You should probably not return anything from this handler, as it would prevent all the UI from being added.

EgWorkflow.actionPanel({}, function(M, builder) {
});

builder is a PanelBuilder object.

There are two special purpose action panel handlers, actionPanelStatusUI() and actionPanelTransitionUI(), which can be overridden to adjust the default behaviour. They’re separate to allow that part of the UI to be overridden.

actionPanelStatusUI(selector, fn)

Similar to actionPanel(), but for adding the headline status display at the top of the action panel. Override this handler to change the default UI.

actionPanelTransitionUI(selector, fn)

Similar to actionPanel(), but for adding the links to the built-in transition UI. Override this handler if you need to use a different UI.

panelHeading(priority, title)

Called to set the title of a set of action panel elements with a given priority.

No title is rendered if there are no elements for the given priority.

renderWork(selector, fn)

Called to render the work unit.

EgWorkflow.renderWork({}, function(M, W) {
});

W is a PluginWorkUnitRenderer.

renderWorkList(selector, fn)

Called to render the work unit in the task list.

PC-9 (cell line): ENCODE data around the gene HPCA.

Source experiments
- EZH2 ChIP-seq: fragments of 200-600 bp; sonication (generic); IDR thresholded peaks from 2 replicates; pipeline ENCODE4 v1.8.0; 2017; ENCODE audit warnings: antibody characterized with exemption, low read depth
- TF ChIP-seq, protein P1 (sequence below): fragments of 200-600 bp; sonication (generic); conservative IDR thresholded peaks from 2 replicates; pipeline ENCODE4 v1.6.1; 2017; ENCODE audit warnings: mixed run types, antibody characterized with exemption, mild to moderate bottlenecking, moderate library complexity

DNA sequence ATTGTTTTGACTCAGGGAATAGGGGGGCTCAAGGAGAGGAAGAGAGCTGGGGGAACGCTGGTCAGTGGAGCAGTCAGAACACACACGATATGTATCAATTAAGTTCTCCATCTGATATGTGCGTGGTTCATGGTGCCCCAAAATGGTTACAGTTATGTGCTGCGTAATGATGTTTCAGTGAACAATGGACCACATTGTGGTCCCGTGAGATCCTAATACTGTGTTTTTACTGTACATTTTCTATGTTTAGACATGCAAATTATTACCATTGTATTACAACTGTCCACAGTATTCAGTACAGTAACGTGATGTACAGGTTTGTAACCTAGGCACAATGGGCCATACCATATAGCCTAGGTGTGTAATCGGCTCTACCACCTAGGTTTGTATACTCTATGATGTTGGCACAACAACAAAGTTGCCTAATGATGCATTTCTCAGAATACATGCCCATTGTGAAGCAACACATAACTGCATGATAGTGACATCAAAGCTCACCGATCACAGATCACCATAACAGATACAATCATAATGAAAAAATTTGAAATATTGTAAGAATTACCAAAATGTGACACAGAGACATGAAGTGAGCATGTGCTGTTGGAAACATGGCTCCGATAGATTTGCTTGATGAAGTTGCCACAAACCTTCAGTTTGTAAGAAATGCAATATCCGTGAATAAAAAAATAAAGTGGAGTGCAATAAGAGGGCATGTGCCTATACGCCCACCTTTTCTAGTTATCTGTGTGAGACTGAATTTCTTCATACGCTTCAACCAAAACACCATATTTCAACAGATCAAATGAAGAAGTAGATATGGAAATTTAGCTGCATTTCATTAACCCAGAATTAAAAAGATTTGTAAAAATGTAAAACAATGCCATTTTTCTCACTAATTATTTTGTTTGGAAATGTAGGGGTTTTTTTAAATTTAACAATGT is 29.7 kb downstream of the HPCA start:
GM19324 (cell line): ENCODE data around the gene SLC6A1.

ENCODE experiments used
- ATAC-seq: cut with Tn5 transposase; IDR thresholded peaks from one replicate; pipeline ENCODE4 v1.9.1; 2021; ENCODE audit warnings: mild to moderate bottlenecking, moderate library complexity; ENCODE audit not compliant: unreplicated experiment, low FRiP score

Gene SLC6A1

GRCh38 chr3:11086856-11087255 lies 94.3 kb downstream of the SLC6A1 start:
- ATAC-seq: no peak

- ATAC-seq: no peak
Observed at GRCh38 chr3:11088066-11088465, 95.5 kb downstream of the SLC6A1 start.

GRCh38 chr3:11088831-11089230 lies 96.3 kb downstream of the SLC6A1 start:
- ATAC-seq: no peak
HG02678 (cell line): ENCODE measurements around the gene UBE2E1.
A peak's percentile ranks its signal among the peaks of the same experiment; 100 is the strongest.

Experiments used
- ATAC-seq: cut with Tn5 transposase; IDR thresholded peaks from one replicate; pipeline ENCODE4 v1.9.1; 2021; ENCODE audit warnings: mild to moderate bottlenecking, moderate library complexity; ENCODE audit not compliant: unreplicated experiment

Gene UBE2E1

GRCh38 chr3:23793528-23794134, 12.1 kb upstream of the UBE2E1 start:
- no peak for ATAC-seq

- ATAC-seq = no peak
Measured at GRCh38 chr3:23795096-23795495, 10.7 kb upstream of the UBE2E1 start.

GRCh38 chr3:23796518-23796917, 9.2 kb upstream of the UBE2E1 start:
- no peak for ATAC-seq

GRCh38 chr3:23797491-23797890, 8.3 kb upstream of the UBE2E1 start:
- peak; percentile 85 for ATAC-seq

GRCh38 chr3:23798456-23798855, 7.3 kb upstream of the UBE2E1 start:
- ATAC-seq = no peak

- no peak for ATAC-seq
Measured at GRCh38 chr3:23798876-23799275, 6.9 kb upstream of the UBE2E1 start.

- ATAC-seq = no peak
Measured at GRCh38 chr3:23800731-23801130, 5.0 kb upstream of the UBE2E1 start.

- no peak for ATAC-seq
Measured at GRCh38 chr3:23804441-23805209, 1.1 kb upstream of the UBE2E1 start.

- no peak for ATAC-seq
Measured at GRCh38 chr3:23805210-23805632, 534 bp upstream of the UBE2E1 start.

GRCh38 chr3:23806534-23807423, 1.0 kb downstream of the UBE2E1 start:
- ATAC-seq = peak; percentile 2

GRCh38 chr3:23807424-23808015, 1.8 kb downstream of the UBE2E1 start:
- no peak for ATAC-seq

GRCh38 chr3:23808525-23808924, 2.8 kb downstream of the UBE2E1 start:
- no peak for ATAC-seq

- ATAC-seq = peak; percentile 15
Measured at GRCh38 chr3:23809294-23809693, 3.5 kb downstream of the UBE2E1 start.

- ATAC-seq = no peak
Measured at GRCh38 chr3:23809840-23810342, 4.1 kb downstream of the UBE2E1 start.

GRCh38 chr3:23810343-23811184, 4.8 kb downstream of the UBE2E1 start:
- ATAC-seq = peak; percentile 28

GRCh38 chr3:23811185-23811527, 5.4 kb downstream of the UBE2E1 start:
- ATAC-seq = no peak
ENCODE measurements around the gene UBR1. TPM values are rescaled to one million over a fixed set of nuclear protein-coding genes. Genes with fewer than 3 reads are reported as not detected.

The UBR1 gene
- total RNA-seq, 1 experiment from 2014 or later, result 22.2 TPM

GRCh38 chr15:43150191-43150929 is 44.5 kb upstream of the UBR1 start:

EgWorkflow.renderWork({}, function(M, W) {
});

W is a PluginWorkUnitRenderer.

workListFullInfo(selector, fn)

Update the PluginWorkUnitRenderer view when rendering the work unit in the task list to set the “full info” link and label.

EgWorkflow.workListFullInfo({}, function(M, W, view) {
});

W is a PluginWorkUnitRenderer, view is the view which will be passed to render().

The handler should modify the properties of the view as described in the render() documentation.

notification(selector, fn)

Alter the email notification set to the user when the work unit becomes actionable by them.

It’s usually easier to use the Text system to set the text for the email than use this handler.

EgWorkflow.notification({}, function(M, notificationView) {
});

notificationView is the notification view object.